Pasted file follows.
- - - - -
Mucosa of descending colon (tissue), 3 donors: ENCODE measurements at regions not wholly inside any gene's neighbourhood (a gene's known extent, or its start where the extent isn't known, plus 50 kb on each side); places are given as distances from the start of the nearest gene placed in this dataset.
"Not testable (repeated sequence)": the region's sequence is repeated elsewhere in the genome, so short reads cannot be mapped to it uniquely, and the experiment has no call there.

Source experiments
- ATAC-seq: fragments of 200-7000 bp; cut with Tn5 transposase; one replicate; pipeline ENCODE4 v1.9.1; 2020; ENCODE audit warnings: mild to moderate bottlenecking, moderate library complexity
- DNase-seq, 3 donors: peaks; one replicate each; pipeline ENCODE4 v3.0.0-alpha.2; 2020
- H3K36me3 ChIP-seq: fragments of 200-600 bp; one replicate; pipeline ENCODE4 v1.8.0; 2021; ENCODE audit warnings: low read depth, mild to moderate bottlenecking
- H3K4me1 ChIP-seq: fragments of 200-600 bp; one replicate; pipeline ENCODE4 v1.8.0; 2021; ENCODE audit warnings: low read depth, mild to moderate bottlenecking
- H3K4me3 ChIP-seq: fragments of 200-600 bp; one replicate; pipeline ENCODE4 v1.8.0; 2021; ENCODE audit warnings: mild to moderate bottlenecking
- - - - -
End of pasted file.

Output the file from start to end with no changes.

Mucosa of descending colon (tissue), 3 donors: ENCODE measurements at regions not wholly inside any gene's neighbourhood (a gene's known extent, or its start where the extent isn't known, plus 50 kb on each side); places are given as distances from the start of the nearest gene placed in this dataset.
"Not testable (repeated sequence)": the region's sequence is repeated elsewhere in the genome, so short reads cannot be mapped to it uniquely, and the experiment has no call there.

Source experiments
- ATAC-seq: fragments of 200-7000 bp; cut with Tn5 transposase; one replicate; pipeline ENCODE4 v1.9.1; 2020; ENCODE audit warnings: mild to moderate bottlenecking, moderate library complexity
- DNase-seq, 3 donors: peaks; one replicate each; pipeline ENCODE4 v3.0.0-alpha.2; 2020
- H3K36me3 ChIP-seq: fragments of 200-600 bp; one replicate; pipeline ENCODE4 v1.8.0; 2021; ENCODE audit warnings: low read depth, mild to moderate bottlenecking
- H3K4me1 ChIP-seq: fragments of 200-600 bp; one replicate; pipeline ENCODE4 v1.8.0; 2021; ENCODE audit warnings: low read depth, mild to moderate bottlenecking
- H3K4me3 ChIP-seq: fragments of 200-600 bp; one replicate; pipeline ENCODE4 v1.8.0; 2021; ENCODE audit warnings: mild to moderate bottlenecking